Among children at high risk for adult obesity, we found that reported binge eating and dieting attempts predicted increases in body fat mass. Neither depressive symptoms nor disturbed eating attitudes contributed significantly to body fat mass gain.
Our findings are notable because they are the first to examine psychological predictors of changes in body fat mass, as opposed to BMI. DXA is a highly accurate method for measuring body fat mass.33–35
Unlike BMI assessments, it allows for the examination of body fatness, exclusive of muscle mass and other organ weights that contribute to BMI. Particularly during adolescence, when gains in both muscle and bone mass can be substantial, changes in BMI may not directly reflect changes in fat mass.
The finding that children who reported dieting experienced greater fat mass growth supports 3 prior investigations that found self-labeled dieting to be a significant predictor of increased body mass among cohorts of adolescents.5,8,9
A number of hypotheses may account for this seemingly contradictory finding. First, dieting might not have been successful; restrictive diets are rarely maintained over a period of time necessary to lose substantial weight,36
and self-reported caloric intake is frequently inconsistent with actual intake.37–40
Second, successful dietary restriction might trigger compensatory overeating,41
contributing to an increased trajectory of weight gain. Last, and perhaps most likely, repeated dieting attempts before adolescence may reflect efforts by children and their parents to prevent the onset or worsening of obesity among children with unusually rapid, unremitting, weight gain. Multiple childhood dieting efforts would then be a marker for extreme susceptibility for weight gain.
Three previous prospective studies reported that binge eating was associated with gains in BMI over 2 to 4 years among adolescent girls8,10
whereas 1 study of adolescent girls did not find binge eating to predict obesity onset.5
Two studies by Stice et al8,10
are of note because both evaluations used measured (rather than self-reported) BMI. Consistent with most previous studies, the presence of binge eating was associated with greater fat gain in our sample.
In contrast to some studies that reported that depression in childhood3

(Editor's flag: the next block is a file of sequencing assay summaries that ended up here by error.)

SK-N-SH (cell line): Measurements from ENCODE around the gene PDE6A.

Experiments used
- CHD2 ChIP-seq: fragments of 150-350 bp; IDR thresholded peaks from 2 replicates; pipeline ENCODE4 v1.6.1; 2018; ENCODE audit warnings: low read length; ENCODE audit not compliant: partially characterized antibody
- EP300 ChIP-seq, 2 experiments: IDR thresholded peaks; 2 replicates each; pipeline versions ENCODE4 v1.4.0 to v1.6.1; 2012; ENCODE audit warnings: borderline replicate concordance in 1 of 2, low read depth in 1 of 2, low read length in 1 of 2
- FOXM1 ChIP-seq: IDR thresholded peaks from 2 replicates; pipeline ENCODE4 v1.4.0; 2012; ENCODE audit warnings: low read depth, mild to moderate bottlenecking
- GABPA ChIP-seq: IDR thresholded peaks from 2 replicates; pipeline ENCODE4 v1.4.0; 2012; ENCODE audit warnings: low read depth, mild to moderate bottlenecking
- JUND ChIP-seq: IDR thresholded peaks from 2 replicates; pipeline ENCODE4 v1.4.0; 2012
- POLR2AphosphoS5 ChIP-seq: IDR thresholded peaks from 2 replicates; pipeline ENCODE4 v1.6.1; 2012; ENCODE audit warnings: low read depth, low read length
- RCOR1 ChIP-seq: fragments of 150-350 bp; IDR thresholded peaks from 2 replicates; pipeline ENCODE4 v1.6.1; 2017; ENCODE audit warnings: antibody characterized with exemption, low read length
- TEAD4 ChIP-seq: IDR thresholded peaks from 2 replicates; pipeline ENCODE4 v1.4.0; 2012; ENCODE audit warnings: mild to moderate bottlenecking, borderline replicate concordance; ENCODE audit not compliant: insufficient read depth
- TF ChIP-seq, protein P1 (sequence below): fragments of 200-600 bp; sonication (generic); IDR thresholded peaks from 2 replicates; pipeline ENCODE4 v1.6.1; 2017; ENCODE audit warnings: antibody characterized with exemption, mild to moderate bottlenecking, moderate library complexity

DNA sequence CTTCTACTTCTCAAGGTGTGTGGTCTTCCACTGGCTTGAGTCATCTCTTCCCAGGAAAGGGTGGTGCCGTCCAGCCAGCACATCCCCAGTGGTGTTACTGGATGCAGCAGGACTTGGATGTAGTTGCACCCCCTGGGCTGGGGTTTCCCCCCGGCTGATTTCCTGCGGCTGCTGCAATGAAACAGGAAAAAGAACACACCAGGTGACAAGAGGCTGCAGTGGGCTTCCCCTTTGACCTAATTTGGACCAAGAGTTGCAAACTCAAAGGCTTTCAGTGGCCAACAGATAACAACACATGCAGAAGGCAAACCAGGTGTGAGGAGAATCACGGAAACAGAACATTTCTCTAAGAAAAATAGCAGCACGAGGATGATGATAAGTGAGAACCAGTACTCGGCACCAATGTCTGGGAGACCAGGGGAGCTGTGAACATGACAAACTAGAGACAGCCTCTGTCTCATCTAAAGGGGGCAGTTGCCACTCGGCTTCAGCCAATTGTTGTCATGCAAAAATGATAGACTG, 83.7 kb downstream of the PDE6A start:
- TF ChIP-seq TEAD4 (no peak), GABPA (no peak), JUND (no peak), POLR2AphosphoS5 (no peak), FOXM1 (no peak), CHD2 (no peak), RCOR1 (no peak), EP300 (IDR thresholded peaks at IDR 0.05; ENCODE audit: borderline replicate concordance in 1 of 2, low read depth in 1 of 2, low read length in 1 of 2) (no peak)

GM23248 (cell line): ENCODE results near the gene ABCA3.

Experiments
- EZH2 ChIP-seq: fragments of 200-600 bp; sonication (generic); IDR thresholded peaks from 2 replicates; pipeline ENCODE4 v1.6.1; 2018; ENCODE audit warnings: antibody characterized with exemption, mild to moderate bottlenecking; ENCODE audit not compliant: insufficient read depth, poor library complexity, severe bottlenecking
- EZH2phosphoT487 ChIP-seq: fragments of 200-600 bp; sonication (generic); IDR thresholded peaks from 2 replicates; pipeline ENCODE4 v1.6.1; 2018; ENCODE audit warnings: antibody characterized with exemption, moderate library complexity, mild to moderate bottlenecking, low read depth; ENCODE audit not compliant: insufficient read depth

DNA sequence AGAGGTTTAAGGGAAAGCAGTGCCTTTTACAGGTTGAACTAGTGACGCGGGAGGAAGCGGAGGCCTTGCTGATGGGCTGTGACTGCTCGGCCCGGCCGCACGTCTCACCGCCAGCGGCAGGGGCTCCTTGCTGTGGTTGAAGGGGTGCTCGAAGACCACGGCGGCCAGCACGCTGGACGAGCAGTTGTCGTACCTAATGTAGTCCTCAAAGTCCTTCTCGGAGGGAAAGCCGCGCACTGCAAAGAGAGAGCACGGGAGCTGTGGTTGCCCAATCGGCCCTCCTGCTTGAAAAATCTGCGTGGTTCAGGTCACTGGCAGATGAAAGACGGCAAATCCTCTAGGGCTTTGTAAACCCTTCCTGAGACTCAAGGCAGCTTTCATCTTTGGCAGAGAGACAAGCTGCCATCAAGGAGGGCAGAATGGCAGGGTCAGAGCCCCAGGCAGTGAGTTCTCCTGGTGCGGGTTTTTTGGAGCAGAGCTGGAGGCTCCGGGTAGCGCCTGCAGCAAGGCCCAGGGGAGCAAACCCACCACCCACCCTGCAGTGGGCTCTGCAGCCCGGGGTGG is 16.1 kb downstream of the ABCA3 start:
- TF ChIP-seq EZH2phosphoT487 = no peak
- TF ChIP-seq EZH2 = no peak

may predict weight gain, we did not find childhood depressive symptoms to be a significant independent predictor of changes in fat mass. Pine et al3
reported that children and adolescents with major depression had a twofold increased relative risk of reporting they were overweight as adults, and 3 other studies2,4,5
found that adolescents who reported depressed mood at baseline had greater increases in BMI 1 to 5 years later. The lack of relationship between depressive symptoms and weight changes in the present study might be a consequence of the age and psychological profile of our sample. Many subjects had not initiated puberty (when depression often manifests), and few children met criteria for clinical depression. It is possible that depressive symptoms, and perhaps other psychological variables, are more potent predictors of fat gain among older children. Moreover, our lack of findings may be attributable to the use of a questionnaire to assess depressive symptoms. Although the Children’s Depression Inventory is a well-validated and widely used questionnaire, 3 of the 4 prior studies that found a relationship between depression and weight gain used interview methods to assess depressive symptoms.3–5
In the present investigation, when measures of disturbed eating behaviors were also studied, depressive symptoms no longer served as a salient predictor of fat gain among children at high risk for obesity.
Limitations of the current study include the relatively small sample and the reliance on questionnaires, rather than clinical interviews, for assessment of psychological and behavioral variables. Also of note, subjects were recruited purposely either to be overweight or to be at high risk for overweight by virtue of having ≥1 overweight parent. Therefore, these findings may not be generalizable to children who are not at similar increased risk for adult obesity. Because one half of our sample was already overweight at the first assessment, our results may be most reflective of outcomes among overweight children. However, the sample is representative of a population in urgent need of intervention. Children in our sample gained almost 16 pounds per year, ~2.5 times the expected weight gain for children growing at the 50th percentile.12
Finally, although a non–treatment-seeking sample was recruited, families willing to participate in longitudinal studies may differ from those in the general population. Strengths of this investigation include the repeated measurement of body fat mass with a criterion method, the young age of participants at their initial visits, and the inclusion of measures of disturbed eating attitudes and behaviors as well as depressive symptoms.
Among children at high risk for adult obesity, those reporting dieting attempts and binge eating have greater gains in body fat mass during middle childhood. Studies evaluating the efficacy of interventions targeting disordered eating and dieting behaviors among children at high risk for obesity may lead to more-effective approaches for prevention of inappropriate weight gain.